‘Survival Is Another Kind of Success’

Page 1 of 1
Says an impish Tusshar Kapoor on the cusp of ‘surviving’ 10 years in Bollywood and the success of a film with all the right noises

There’s finally some noise about Tusshar Kapoor, with critical acclaims for Shor in the City and wide anticipation of Dirty Picture (the biopic about soft porn superstar and actress Silk Smitha). “Finally,” he repeats after me, “I’ve had my own struggle. Around the time I was making my debut, there were other actors who had big names like Boney Kapoor and Rajiv Rai backing them. Of course, Hrithik (Roshan) had become an overnight sensation. Despite being a star son, I had to struggle to get films. I’m not boasting about myself, but some of the actors who came with me are not even there today, but I’ve survived.” He takes a deep breath and says, rather insightfully, making you look at him twice:  “Survival is another kind of success.”  Excerpts from an interview:

Q What kind of response are you getting for Shor in the City?

A I was at a film festival in New York where it was being screened, and was surprised at just how many people turned up. Even NRIs who love the Karan Johar and Sooraj Barjatya kind of cinema were there, and they were impressed with its grittiness.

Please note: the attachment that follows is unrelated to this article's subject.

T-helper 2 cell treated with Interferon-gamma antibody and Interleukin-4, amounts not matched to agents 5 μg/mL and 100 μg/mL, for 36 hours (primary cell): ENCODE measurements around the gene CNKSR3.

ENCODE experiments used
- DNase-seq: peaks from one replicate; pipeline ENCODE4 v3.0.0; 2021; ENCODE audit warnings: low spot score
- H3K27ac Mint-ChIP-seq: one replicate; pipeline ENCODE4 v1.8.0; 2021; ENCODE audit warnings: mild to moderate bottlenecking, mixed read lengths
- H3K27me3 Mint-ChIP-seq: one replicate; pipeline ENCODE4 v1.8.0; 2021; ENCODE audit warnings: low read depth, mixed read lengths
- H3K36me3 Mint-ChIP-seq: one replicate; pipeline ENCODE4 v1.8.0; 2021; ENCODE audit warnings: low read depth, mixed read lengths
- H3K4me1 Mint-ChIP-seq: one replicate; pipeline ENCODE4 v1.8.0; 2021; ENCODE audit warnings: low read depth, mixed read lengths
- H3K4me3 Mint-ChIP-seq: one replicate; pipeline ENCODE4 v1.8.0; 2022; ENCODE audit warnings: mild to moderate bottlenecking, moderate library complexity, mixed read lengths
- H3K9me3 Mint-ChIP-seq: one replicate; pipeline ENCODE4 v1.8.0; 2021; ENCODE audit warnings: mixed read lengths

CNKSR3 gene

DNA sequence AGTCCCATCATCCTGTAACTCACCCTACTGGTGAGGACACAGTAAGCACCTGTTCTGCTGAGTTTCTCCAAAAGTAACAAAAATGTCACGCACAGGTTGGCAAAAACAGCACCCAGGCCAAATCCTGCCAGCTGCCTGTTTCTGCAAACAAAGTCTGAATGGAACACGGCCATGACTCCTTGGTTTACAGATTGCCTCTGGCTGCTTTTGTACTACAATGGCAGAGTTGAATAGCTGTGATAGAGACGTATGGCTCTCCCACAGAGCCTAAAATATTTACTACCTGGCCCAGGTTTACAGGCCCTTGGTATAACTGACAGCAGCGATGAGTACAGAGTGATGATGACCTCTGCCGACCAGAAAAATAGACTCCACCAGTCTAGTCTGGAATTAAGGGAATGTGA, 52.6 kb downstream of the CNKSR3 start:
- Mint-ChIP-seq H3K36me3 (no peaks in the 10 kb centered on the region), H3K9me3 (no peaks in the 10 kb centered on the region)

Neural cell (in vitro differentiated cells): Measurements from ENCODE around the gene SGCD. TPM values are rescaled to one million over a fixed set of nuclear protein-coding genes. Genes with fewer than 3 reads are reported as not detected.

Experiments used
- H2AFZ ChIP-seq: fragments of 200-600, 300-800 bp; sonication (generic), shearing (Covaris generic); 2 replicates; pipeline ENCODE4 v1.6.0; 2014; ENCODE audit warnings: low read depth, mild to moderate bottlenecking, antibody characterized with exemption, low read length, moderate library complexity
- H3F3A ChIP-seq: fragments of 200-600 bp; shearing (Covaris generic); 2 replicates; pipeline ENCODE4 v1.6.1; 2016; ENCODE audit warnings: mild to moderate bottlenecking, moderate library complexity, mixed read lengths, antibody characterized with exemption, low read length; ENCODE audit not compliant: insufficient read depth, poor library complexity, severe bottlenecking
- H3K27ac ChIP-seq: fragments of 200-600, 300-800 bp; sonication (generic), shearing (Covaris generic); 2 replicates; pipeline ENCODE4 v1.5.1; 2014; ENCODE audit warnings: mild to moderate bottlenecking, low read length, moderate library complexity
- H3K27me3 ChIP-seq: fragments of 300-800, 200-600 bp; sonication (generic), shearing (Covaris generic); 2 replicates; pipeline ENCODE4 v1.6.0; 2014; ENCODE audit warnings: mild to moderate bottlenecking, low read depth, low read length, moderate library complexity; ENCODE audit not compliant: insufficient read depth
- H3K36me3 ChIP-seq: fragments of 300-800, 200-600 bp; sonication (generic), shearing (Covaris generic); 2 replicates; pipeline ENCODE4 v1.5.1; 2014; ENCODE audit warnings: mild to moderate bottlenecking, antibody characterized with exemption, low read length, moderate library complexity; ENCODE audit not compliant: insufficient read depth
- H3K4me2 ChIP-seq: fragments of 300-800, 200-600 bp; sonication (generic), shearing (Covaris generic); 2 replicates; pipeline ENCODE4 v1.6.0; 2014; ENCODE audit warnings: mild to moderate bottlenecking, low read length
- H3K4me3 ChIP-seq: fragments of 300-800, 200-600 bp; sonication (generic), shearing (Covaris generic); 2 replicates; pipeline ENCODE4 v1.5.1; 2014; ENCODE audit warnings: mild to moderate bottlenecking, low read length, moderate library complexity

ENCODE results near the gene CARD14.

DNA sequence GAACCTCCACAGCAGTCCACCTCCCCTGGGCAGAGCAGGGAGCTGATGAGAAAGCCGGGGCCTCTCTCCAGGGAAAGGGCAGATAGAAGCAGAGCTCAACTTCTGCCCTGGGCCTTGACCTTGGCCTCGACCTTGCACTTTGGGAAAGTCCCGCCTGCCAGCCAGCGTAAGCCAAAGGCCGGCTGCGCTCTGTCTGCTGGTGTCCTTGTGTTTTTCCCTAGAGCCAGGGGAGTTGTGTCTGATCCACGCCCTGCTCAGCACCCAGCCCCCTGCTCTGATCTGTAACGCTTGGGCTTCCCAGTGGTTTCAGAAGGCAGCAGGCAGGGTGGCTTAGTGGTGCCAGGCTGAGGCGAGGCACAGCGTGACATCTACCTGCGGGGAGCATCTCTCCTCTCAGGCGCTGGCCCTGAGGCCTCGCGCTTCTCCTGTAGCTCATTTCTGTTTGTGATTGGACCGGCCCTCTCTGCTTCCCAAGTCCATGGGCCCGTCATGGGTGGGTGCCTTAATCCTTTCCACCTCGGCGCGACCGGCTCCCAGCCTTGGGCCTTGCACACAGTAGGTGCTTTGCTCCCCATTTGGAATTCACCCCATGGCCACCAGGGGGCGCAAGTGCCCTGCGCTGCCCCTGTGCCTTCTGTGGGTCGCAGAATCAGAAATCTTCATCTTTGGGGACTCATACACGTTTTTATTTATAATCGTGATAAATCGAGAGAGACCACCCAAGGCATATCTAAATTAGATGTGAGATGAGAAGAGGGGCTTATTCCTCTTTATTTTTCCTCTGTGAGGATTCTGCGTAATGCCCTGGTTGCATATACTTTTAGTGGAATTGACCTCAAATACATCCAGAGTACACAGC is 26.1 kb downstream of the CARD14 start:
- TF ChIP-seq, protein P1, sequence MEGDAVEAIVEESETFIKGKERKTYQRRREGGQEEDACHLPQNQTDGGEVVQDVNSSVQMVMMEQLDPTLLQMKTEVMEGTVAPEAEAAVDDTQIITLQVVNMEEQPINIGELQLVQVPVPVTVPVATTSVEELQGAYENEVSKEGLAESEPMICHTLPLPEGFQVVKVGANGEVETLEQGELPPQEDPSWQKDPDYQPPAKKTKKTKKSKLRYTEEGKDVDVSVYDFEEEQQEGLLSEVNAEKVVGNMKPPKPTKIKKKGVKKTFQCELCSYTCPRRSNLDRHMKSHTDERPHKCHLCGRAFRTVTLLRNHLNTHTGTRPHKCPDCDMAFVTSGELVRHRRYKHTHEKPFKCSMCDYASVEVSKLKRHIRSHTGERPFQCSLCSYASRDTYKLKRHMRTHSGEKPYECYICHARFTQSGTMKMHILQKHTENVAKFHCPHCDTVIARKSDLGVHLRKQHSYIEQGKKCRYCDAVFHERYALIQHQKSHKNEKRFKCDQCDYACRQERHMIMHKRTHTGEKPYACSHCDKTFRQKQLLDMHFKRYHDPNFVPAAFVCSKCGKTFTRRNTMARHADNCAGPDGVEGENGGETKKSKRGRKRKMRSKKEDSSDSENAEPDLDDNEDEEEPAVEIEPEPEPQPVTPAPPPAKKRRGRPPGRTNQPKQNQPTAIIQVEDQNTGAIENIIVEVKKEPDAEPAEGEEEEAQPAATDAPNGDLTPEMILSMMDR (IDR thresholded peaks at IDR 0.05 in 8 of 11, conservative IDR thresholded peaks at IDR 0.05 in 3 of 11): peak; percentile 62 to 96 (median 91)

Your father starred in a number of Gulzar’s middle-of-the-road films. Now, you’re doing a Barjatya film titled Love U… Mr Kalakaar! Can we really expect such a shift from you?

A Why not? Dad acted in wonderful films like Parichay, Khushboo and Kinara. I’d once spoken to Gulzarsaab and begged him to cast me. Unfortunately, he wasn’t making any film at that time. I’d love to work with Mahesh Bhatt, Mira Nair and Aamir Khan. Aamir’s Taare Zameen Par is a perfect example of middle-of-the-road cinema. When one plays roles such as that of a cartoonist, like I am in Love U… Mr Kalakaar!, you realise every person is a hero; an artist is a hero, too.

What about allegations that your sister (Ekta Kapoor) makes films especially for you?

A Don’t star sons act in their home productions? Everybody is making films for themselves. If you think Ekta produces films only for me, then she should’ve taken me instead of Emraan Hashmi in Once Upon A Time in Mumbaai.

Q How much truth is there in tabloid reports that hint at your role being increased in Shor in the City, which happens to be your home production?

A We have added some scenes which include two of mine, one of Sendhil’s (Ramamurthy) and a few of other actors. Despite that, I’d say the city is the film’s real hero.